Researchers have found a molecule in maple syrup which possesses anti-inflammatory properties which may be useful to treat conditions like arthritis. The molecule, quebecol, has properties which allow it to fight off fight off inflammatory responses in the body.
Quebecol is a chemical reaction during the maple syrup-making process which naturally occurs in the polyphenols of the maple sap. Researchers successfully synthesized the molecule and it’s derivatives and evaluated its anti-inflammatory properties.
Researcher Daniel Grenier said, “We take blood cells called macrophages and put them with bacterial toxins. Macrophages usually react by triggering an inflammatory response. But if the culture medium contains an anti-inflammatory molecule, this response is blocked.”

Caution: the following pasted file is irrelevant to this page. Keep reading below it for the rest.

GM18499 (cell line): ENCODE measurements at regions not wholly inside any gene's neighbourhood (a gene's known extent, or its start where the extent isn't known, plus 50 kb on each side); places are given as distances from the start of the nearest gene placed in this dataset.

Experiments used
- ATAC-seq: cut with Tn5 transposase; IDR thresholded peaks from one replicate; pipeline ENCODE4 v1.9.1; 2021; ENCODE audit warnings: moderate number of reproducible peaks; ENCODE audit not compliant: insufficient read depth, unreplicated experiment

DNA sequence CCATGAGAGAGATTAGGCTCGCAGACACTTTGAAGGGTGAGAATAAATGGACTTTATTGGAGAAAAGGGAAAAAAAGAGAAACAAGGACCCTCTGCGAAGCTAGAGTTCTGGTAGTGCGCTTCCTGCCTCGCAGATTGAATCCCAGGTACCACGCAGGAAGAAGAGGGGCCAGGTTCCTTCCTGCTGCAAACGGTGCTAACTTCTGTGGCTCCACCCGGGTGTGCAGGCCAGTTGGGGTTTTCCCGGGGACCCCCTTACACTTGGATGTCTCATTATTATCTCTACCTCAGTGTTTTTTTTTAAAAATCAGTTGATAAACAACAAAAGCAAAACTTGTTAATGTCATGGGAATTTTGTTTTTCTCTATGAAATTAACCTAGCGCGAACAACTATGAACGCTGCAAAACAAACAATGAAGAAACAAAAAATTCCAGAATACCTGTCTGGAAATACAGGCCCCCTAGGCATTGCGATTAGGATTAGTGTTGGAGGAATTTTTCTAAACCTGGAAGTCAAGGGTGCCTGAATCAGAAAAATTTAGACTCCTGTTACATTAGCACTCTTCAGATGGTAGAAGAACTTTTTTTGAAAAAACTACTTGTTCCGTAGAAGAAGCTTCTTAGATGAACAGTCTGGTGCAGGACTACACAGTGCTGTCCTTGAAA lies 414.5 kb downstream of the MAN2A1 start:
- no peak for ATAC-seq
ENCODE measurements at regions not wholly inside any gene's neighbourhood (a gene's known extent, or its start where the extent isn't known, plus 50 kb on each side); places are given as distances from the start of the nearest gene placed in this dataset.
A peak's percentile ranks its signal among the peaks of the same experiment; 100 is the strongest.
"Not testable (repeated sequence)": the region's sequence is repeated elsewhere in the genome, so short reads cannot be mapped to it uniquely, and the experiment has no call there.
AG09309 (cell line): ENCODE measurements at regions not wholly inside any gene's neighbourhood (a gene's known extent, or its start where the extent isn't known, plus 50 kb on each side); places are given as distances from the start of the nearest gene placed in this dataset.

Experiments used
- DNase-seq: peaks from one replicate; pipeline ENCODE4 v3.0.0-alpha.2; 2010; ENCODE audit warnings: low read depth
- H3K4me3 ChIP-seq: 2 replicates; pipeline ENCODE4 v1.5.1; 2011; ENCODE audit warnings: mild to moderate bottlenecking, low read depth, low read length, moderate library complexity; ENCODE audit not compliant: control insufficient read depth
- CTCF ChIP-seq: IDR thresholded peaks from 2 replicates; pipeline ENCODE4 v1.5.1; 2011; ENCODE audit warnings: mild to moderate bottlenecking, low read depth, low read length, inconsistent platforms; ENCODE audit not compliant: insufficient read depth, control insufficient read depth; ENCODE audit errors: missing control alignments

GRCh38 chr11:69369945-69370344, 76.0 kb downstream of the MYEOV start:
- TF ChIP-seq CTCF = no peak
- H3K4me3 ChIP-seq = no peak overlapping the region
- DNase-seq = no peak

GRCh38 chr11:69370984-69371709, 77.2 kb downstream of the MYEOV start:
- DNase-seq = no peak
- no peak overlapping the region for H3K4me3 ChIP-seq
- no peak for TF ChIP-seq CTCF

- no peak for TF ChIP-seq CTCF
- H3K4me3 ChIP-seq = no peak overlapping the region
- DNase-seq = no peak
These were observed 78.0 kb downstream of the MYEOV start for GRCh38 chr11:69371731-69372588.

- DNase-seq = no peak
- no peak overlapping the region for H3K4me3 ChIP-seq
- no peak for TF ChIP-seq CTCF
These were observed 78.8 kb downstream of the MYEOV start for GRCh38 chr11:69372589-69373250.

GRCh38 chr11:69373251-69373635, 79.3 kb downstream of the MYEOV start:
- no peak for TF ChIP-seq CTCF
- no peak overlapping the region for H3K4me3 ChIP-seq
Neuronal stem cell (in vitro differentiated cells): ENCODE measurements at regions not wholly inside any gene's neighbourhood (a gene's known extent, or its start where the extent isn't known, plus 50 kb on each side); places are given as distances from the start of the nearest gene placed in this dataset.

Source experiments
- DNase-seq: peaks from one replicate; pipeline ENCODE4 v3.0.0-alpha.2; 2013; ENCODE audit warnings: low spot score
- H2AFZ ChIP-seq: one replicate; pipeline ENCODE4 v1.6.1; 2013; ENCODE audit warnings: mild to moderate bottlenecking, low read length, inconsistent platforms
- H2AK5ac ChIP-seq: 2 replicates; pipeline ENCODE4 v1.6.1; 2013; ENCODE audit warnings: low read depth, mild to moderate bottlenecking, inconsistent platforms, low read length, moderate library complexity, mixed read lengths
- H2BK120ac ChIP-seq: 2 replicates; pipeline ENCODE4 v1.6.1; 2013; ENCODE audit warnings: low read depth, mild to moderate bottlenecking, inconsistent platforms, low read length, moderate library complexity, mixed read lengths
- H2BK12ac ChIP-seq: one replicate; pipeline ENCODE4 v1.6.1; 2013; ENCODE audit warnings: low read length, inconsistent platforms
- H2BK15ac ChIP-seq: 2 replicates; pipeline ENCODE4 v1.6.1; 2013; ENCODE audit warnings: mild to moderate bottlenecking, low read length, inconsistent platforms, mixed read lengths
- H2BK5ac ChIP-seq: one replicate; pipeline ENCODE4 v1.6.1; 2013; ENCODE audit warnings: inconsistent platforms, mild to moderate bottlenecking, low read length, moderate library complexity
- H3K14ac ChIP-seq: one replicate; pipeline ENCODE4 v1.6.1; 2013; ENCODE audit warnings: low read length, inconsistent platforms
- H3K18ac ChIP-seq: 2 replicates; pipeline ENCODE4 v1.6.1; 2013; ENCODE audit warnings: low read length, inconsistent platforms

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Through testing the researchers found that quebecol curbs the inflammatory response of macrophages. “The most powerful derivative has a simpler structure and is easier to synthesize than quebecol. This paves the way for a whole new class of anti-inflammatory agents, inspired by quebecol, that could compensate for the low efficacy of certain treatments while reducing the risk of side effects,” explained Normand Voyer, lead researcher.
The findings were published in Bioorganic & Medicinal Chemistry Letters.
This article was republished with permission from belmarrahealth.com.
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